Greco, Art Institute, Chicago
Fig. 2 / Domenico
Theotokopoulos, known
as El Greco, The Modena
Tryptich (front panels), 1568,
tempera on panel, 37 x 23.8
cm (central panel), 24 x 18
cm (side panels), Modena,
Galleria Estense.
Fig. 3 / Domenico
Theotokopoulos, known
as El Greco, Portrait of an
Architect, 1575, oil on canvas,
116 x 98 cm, Copenhagen,
National Gallery of Denmark.
of evidence for this dating is G.B. Fontana’s View of
Mount Sinai print of 1569. By that point, Greco had
been in Italy for two or three years and had just moved
to Rome. This is also the rational conclusion if one
keeps in mind that Greco, who had to make a living
(as pointed out in Keith Christiansen’s essay in the
catalogue), still operated within so-called “VenetianGreek Mannerism” along with other Cretans such
as Michael Damaskenos and Giorgios Klontzas
who produced small panels for private devotion.
Furthermore, he was presented to the Palazzo
Farnese by fellow miniaturist Guilio Clovio (who
enthusiastically boasted that Greco was a student of
Titian and an able portraitist, both qualities apparently
essential for entry into the Palazzo). There Greco
executed, in 1572 at the latest, an almost identical
but larger panel of Mount Sinai (Herakleion, Crete,
Historical Museum) for Fulvio Orsini. The landscape
in this work, not exhibited by the curators, has strong
affinities with Saint Francis Receiving the Stigmata from
Bergamo (cat. 11), which does appear in the exhibition.
Returning to the Modena Triptych, the oriental-Ottoman
figures (five turbaned heads and one shaved, which can
be discerned with the aid of a magnifying glass inside
the open mouth of the infernal beast in the lower right
Greco, Art Institute, Chicago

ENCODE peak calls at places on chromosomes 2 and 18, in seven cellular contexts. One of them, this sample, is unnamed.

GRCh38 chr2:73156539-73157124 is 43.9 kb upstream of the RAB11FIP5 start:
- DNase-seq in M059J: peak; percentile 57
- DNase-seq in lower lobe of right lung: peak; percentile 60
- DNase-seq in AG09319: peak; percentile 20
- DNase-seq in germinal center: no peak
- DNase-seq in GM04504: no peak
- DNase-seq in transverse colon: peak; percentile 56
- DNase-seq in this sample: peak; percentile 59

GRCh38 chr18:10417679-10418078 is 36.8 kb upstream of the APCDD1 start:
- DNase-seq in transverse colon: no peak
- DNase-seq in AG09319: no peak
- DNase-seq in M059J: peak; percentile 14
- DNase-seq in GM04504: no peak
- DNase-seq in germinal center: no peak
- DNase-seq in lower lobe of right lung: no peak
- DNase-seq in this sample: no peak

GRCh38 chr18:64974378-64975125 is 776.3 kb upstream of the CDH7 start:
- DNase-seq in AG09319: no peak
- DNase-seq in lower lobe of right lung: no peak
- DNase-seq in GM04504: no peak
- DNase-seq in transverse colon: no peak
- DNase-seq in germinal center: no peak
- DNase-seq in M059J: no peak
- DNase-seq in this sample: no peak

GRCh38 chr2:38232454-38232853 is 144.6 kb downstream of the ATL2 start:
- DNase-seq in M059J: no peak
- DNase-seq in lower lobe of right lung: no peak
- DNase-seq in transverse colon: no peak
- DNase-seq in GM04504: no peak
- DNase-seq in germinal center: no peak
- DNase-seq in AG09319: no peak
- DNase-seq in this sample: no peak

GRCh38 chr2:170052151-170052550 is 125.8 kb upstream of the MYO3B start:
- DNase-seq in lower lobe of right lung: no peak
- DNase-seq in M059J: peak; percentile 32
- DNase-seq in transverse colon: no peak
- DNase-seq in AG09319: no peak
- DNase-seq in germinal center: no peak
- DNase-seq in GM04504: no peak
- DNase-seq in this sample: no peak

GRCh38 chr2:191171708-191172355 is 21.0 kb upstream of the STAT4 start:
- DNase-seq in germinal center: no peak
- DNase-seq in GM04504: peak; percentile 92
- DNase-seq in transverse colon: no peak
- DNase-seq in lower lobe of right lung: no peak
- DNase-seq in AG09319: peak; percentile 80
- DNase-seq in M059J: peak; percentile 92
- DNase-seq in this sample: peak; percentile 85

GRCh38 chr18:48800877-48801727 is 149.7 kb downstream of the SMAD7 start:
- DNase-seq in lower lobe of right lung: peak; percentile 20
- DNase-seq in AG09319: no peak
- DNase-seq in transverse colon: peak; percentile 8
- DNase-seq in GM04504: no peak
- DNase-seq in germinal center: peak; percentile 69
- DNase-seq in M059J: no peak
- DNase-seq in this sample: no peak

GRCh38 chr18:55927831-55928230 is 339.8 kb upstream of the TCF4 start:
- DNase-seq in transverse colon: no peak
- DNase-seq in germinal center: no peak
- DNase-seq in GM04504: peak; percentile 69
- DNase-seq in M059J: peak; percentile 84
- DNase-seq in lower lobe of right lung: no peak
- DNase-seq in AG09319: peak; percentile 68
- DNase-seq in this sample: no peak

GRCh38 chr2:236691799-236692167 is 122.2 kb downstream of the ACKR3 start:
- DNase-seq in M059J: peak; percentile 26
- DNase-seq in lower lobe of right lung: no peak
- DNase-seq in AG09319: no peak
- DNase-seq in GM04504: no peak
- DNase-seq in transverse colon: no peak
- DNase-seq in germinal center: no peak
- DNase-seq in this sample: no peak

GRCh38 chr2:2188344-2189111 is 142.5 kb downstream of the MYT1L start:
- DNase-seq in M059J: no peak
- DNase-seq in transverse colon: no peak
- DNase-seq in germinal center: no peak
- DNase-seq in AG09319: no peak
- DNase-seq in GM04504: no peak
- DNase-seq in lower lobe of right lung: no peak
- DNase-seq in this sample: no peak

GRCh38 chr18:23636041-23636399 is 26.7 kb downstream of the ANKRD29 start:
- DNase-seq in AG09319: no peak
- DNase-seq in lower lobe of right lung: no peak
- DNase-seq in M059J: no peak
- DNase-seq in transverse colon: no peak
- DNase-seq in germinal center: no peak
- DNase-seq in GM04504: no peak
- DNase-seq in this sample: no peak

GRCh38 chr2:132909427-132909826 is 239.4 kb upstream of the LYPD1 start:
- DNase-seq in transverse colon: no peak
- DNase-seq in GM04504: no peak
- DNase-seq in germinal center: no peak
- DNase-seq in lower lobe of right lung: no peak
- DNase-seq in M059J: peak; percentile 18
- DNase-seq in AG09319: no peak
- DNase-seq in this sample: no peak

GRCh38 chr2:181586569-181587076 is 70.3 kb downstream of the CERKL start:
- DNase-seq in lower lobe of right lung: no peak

corner of the central Allegory of the Christian Knight)
must, in my view, refer to the triumph of Lepanto in
October 1571. This therefore points to a Roman dating
(in the early 1570s) and not to a Venetian one. Further
evidence for this comes from the three figures standing
in front of the mouth (the renowned leaders of the
Holy League): one of them is a brown-bearded noble
in full black western armour (Philip II); another, in
red robes with white hair and beard; and the third an
adaptation of a 1555 print-motif resembling Don Juan
with his characteristic round shield, feathered helmet
and golden breastplate. These figures are assisted by
three judging demons with spears and two female
Christian virtues, with a third female representing Faith
in the foreground, gazing at them.
Before moving to the Portraits’ section and second
part of the exhibition, the visitor is reminded that
El Greco’s “practice of small-format painting on
wood seems to come to an end in the first years of
his arrival in Spain”. A characteristic example of
this small-format painting is the small Adoration of
the Name of Jesus known also as the Dream of Philip II,
which might more accurately be called “The Allegory
of the Holy League”, as Anthony Blunt showed in
1939, due to the presence of the Venetian doge, the


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